The Fed Talks Interest Rates
This week, the Federal Open Market Committee released minutes from their May meeting. Some speculated the minutes would indicate that the Fed was reconsidering hiking rates in June. This thinking created downward pressure on the US dollar. However, the minutes offered little to support that view.
Earlier this month, the price of gold rebounded nicely from a low in the $1,210 range. Now, gold buying has slowed with Fed Fund traders placing an 83 percent chance that the Fed will hike rates in June.
Thus, we are witnessing a continuation of gold and silver being stuck in a range between $1,200-$1,300 and $16-$18 respectively. This range bound trading is likely to continue while global markets seek to understand if the Trump administration is going to be able to implement some of its pro-business policies. Also adding to market uncertainty is whether geopolitical tensions are going to either significantly subside, or escalate.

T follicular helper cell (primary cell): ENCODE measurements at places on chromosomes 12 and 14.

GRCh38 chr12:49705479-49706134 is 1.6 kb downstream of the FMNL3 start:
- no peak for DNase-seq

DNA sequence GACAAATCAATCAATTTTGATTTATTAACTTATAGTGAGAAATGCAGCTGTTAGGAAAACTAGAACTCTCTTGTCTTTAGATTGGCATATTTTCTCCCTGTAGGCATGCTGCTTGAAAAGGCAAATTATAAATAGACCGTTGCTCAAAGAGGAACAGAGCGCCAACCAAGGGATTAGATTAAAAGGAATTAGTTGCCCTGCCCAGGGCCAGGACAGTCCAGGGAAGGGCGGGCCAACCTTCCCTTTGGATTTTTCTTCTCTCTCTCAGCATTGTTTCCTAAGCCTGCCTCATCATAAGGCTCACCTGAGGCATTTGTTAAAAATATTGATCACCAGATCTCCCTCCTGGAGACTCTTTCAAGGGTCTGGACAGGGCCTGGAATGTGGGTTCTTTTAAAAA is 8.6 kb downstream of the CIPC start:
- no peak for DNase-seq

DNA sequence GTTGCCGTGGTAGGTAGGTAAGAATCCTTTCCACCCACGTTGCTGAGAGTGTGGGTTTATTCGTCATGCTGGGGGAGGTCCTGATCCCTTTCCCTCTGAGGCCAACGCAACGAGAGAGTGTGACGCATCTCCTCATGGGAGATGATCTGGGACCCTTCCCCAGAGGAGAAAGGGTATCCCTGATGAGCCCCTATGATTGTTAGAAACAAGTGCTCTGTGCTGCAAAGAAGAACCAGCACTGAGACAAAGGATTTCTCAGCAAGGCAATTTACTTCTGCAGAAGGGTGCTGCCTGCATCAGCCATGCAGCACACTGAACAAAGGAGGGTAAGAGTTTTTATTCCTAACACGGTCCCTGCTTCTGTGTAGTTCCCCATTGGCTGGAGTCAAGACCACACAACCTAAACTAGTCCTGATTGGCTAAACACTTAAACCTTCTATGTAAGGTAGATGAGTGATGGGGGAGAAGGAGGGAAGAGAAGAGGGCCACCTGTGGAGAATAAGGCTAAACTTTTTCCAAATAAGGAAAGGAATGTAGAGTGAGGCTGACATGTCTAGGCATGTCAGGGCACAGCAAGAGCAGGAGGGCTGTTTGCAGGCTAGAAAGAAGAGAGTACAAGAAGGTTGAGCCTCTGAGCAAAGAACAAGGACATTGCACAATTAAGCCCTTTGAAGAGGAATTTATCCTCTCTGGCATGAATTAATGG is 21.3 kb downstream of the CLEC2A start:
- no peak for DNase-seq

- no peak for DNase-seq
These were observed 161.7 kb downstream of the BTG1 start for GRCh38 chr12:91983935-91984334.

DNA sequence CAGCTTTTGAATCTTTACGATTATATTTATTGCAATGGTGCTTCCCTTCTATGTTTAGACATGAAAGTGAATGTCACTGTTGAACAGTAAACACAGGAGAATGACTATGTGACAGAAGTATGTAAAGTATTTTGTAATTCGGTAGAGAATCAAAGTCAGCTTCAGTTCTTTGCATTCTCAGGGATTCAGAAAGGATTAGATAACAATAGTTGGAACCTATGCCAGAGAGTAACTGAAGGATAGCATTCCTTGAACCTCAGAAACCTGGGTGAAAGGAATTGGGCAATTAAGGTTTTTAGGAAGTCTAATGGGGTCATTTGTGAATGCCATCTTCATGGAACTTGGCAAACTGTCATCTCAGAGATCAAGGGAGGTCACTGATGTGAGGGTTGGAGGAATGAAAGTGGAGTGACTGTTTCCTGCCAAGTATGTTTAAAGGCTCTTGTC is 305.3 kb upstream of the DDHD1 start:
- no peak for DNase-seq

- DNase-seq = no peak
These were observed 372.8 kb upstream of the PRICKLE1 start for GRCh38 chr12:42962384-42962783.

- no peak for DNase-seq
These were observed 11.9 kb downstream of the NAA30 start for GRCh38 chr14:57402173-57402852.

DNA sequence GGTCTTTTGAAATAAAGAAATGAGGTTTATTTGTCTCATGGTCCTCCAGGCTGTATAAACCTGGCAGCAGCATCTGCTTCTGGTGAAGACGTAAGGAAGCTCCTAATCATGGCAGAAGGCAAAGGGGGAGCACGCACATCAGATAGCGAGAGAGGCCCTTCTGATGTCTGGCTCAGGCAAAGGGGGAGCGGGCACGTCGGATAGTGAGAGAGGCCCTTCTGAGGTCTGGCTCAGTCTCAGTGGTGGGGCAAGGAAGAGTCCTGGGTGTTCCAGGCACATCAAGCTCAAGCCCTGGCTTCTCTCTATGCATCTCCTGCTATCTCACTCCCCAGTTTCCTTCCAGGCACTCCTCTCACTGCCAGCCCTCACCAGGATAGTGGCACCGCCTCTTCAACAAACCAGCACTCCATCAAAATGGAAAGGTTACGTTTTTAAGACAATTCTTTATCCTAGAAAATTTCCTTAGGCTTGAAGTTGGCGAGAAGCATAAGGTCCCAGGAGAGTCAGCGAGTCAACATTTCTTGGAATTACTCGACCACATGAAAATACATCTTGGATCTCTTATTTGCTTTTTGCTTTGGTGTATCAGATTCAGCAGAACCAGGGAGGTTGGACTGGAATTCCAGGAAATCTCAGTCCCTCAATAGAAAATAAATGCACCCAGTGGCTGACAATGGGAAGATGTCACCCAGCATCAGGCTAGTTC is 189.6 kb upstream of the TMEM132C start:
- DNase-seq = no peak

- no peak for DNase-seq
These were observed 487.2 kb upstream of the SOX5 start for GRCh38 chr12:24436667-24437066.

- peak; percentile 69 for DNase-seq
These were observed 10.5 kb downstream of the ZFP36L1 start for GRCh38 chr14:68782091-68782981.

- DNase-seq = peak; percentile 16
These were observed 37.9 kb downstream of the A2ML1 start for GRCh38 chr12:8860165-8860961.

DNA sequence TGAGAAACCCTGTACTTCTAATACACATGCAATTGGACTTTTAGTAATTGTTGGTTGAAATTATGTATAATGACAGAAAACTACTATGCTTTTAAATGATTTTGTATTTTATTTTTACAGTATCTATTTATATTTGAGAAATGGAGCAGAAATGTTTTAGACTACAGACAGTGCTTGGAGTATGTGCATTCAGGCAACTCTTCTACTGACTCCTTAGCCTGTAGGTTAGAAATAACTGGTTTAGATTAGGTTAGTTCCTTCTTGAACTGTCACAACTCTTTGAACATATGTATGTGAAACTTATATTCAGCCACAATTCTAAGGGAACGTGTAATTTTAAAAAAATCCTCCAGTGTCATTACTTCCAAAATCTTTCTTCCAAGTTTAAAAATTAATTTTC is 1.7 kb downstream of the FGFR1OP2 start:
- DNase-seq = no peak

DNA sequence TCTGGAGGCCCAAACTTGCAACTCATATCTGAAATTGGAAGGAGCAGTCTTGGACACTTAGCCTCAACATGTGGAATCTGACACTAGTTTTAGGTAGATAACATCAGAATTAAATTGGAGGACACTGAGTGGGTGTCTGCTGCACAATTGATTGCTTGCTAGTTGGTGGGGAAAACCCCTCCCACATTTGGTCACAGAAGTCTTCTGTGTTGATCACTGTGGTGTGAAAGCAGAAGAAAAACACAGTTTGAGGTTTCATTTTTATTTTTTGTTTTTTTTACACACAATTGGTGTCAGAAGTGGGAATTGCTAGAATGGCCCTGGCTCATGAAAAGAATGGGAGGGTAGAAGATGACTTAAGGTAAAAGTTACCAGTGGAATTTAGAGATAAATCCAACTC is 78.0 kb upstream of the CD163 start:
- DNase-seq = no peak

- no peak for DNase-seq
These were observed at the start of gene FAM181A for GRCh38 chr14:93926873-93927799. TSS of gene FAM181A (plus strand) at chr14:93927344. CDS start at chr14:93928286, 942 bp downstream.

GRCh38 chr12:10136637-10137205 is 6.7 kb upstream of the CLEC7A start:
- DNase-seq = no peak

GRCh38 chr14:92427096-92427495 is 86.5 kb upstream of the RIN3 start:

For those steadily accumulating gold and silver, this price action isn’t a bad thing at all. In fact it allows dollar cost averaging into physical metal at today’s lower prices.
State Legislation on Gold and Silver
On a completely unrelated front, the Governor of Arizona signed into law a repeal of all state capital gains taxes on gold and silver. According to one analysis of the law,
“The bill defines legal tender as “a medium of exchange, including specie, that is authorized by the United States Constitution or Congress for the payment of debts, public charges, taxes and dues.” “Specie” means coins having precious metal content.”
Arizona now has become the fourth state since 2011 to enact laws aimed at enabling gold and silver to be re-monetized. Utah, Idaho, and Texas have also enacted similar bills.
We have long stated that despite the promises of Financial Technology, gold will always have its place in any future monetary system. Passage of these bills continues to support that view.